People of the Year Awards
Monday, 14 September 2009
The People of The Year Awards were broadcast last Saturday on RTE 1. The host for the evening was Grainne Seoige.
We have two of the winners Eleanor and Steve with us today.
The winners are chosen by members of the public through a nominations process and finalised by a panel of adjudicators. The Awards include the International Person of the Year, the Young Person of the Year (under 25 years of age) and a special award in 2009 for the Nurse of the Year. In addition, there are a number of People of the Year Awards presented for achievements in the areas of community service, sports, and arts and culture, among others.
The prestigious annual event was organised by Rehab and sponsored by QUINN-healthcare.
The story of how Eleanor Thomson befriended and cared for a complete stranger, ensuring that he died with dignity and surrounded by love, is so full of compassion and human empathy that it reads like a modern-day version of the Bible's Good Samaritan tale.
Two years ago, following a diagnosis of cancer, Eleanor travelled regularly with a group of fellow patients on the mini-bus from her home in Dundalk to St Luke's Hospital in Dublin. On one journey her attention was drawn to a man who seemed apart from the rest of the group. He was clearly in a lot of pain and spent the entire trip shuffling in his seat and groaning in discomfort.
Much later, Eleanor was to learn that the man's name was Kevin and that he was suffering from bowel cancer. But back then, all she saw was a man who seemed unable to walk a few yards into St Luke's on arrival.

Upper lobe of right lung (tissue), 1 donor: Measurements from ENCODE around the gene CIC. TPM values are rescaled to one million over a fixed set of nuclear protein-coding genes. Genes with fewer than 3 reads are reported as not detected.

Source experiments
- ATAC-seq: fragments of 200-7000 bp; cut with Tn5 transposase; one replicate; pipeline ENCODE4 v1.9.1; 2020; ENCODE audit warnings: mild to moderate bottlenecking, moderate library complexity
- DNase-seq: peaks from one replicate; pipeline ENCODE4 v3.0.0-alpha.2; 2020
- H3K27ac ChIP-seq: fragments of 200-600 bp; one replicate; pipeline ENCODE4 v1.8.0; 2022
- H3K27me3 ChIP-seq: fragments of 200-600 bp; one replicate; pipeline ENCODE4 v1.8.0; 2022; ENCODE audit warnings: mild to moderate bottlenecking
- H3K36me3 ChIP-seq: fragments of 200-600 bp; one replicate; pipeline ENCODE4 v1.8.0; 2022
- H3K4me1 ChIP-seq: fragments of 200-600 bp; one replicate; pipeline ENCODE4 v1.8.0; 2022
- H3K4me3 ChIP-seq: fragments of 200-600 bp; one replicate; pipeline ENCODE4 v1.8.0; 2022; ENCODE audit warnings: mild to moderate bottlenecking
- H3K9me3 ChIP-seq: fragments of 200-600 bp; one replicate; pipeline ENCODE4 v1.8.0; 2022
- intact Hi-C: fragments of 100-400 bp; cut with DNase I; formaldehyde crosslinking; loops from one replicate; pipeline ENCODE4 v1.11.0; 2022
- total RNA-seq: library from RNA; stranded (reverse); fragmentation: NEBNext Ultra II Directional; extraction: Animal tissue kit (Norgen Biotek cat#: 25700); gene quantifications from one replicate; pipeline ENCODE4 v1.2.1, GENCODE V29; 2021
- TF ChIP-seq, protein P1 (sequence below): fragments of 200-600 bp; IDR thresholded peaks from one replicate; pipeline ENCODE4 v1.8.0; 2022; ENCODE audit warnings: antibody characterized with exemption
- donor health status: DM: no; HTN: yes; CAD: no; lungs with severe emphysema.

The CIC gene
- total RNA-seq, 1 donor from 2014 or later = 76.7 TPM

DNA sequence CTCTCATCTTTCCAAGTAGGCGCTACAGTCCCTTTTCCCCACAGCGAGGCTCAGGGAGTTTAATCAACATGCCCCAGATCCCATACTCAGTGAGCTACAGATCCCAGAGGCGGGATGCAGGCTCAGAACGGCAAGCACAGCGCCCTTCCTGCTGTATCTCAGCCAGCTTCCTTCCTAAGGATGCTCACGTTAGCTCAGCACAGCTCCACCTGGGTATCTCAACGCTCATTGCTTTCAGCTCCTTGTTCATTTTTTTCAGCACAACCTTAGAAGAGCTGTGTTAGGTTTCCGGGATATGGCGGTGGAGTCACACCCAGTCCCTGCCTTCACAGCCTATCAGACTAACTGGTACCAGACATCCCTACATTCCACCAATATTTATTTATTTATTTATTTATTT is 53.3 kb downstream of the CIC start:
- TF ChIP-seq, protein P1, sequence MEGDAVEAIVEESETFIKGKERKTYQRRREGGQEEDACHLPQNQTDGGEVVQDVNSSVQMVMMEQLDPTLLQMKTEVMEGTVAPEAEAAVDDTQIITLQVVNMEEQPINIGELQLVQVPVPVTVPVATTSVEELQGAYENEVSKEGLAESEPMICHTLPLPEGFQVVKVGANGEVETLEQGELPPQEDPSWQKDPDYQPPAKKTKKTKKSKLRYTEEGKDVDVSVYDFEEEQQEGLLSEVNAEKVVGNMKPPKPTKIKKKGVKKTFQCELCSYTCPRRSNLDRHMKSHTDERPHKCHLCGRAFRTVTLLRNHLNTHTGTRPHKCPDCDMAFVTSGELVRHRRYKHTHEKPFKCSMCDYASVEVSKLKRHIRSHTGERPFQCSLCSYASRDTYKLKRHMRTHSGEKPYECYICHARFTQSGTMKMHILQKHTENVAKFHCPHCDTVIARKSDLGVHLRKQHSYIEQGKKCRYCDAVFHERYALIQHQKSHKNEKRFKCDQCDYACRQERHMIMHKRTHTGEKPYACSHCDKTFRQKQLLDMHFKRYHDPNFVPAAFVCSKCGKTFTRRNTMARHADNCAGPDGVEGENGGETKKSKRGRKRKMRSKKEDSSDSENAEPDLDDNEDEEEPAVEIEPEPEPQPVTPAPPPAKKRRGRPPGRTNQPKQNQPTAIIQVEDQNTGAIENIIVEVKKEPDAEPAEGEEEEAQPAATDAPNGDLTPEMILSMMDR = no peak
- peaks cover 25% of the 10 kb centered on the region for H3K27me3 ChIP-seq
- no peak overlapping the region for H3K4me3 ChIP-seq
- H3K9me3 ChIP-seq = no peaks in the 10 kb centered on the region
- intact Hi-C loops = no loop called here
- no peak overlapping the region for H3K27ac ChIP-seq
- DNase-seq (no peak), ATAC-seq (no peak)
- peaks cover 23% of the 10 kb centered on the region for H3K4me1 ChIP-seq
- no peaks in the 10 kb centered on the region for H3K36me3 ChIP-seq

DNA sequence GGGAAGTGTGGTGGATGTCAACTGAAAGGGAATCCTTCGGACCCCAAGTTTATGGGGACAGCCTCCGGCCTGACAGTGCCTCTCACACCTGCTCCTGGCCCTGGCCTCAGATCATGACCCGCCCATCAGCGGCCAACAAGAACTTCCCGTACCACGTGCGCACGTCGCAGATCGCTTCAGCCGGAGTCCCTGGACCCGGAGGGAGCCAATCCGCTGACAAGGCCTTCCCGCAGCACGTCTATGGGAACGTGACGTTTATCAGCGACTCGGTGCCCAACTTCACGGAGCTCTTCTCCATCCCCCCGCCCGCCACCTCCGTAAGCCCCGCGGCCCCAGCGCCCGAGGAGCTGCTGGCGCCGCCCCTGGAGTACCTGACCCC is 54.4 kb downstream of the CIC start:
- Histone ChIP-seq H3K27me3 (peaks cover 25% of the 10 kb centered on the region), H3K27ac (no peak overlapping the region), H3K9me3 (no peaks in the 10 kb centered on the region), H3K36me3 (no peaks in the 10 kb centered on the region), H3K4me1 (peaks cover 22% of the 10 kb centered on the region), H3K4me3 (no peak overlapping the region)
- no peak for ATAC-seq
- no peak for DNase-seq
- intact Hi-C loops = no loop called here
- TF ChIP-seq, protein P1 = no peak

Despite having completed her own radiotherapy treatment, Eleanor continued to make the long journey to St Luke's in Dublin to visit Kevin following his re-admission. She would pick up his mail at home in Dundalk and get other necessities for the sick man.
When he was eventually discharged, Eleanor would pop around to see how he was doing and began cooking his meals, looking after his shopping and helping him with other everyday tasks that illness prevented Kevin from carrying out himself.
Eleanor continued her vital care for a year, visiting Kevin daily. She didn't pry into his private life, but learned a little more about him. "I didn't know his life story," said Eleanor. "I knew the little bits he told me and I know there was a time in his life when he was down on his luck and he became a client of the Simon Community. I knew that he lived alone, and had no family whatsoever living in Ireland.
Kevin stayed with Eleanor and her twin 24-year-old-daughters, Gillian and Judith, over Christmas and was then invited to spend every weekend at their home. But soon after Kevin developed a secondary cancer in the groin. Eleanor vowed to help Kevin and brought him to her home to spend his remaining days in as much comfort as possible.
Kevin lived for six more weeks, during which Eleanor became a full-time carer, even moving a mattress into his room so she could give round-the-clock care. She washed him, looked after his personal care needs, and sorted out his medication.
It was a real family effort, with Gillian and Judith following their mother's example, from massaging Kevin's leg to get the swelling down, to making pots of tea for the carers who supported Eleanor.
After a month of good form, Kevin's health went into rapid decline and he slipped into unconsciousness. He died a fortnight later on February 27th 2009, just days before his 51st birthday.